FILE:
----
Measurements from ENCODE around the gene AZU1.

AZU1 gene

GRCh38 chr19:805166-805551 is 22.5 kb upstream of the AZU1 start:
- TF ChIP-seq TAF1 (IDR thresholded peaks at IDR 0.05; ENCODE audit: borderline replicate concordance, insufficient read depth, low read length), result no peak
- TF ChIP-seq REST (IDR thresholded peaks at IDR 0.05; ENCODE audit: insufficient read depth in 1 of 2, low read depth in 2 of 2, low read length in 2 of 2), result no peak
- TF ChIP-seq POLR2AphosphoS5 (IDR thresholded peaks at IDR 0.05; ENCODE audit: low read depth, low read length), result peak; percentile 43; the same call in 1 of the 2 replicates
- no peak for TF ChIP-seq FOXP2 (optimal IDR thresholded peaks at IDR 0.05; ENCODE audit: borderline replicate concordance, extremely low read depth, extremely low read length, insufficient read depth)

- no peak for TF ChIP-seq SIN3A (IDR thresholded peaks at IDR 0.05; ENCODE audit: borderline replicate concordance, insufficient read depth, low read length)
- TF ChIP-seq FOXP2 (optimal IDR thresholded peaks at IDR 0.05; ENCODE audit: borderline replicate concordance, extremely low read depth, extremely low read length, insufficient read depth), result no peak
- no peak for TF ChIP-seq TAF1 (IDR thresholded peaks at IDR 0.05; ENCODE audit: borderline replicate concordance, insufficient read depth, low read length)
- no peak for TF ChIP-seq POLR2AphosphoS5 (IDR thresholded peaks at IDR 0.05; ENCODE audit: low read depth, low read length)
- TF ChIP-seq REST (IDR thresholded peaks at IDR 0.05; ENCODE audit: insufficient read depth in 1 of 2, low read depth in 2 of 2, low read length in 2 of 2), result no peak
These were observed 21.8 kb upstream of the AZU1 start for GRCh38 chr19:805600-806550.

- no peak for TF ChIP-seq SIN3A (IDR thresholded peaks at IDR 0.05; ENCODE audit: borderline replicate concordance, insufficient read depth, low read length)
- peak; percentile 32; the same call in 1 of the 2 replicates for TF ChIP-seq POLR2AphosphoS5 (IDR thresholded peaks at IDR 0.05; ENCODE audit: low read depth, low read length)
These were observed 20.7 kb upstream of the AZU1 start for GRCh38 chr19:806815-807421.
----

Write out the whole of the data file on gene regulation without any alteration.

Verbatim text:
Measurements from ENCODE around the gene AZU1.

AZU1 gene

GRCh38 chr19:805166-805551 is 22.5 kb upstream of the AZU1 start:
- TF ChIP-seq TAF1 (IDR thresholded peaks at IDR 0.05; ENCODE audit: borderline replicate concordance, insufficient read depth, low read length), result no peak
- TF ChIP-seq REST (IDR thresholded peaks at IDR 0.05; ENCODE audit: insufficient read depth in 1 of 2, low read depth in 2 of 2, low read length in 2 of 2), result no peak
- TF ChIP-seq POLR2AphosphoS5 (IDR thresholded peaks at IDR 0.05; ENCODE audit: low read depth, low read length), result peak; percentile 43; the same call in 1 of the 2 replicates
- no peak for TF ChIP-seq FOXP2 (optimal IDR thresholded peaks at IDR 0.05; ENCODE audit: borderline replicate concordance, extremely low read depth, extremely low read length, insufficient read depth)

- no peak for TF ChIP-seq SIN3A (IDR thresholded peaks at IDR 0.05; ENCODE audit: borderline replicate concordance, insufficient read depth, low read length)
- TF ChIP-seq FOXP2 (optimal IDR thresholded peaks at IDR 0.05; ENCODE audit: borderline replicate concordance, extremely low read depth, extremely low read length, insufficient read depth), result no peak
- no peak for TF ChIP-seq TAF1 (IDR thresholded peaks at IDR 0.05; ENCODE audit: borderline replicate concordance, insufficient read depth, low read length)
- no peak for TF ChIP-seq POLR2AphosphoS5 (IDR thresholded peaks at IDR 0.05; ENCODE audit: low read depth, low read length)
- TF ChIP-seq REST (IDR thresholded peaks at IDR 0.05; ENCODE audit: insufficient read depth in 1 of 2, low read depth in 2 of 2, low read length in 2 of 2), result no peak
These were observed 21.8 kb upstream of the AZU1 start for GRCh38 chr19:805600-806550.

- no peak for TF ChIP-seq SIN3A (IDR thresholded peaks at IDR 0.05; ENCODE audit: borderline replicate concordance, insufficient read depth, low read length)
- peak; percentile 32; the same call in 1 of the 2 replicates for TF ChIP-seq POLR2AphosphoS5 (IDR thresholded peaks at IDR 0.05; ENCODE audit: low read depth, low read length)
These were observed 20.7 kb upstream of the AZU1 start for GRCh38 chr19:806815-807421.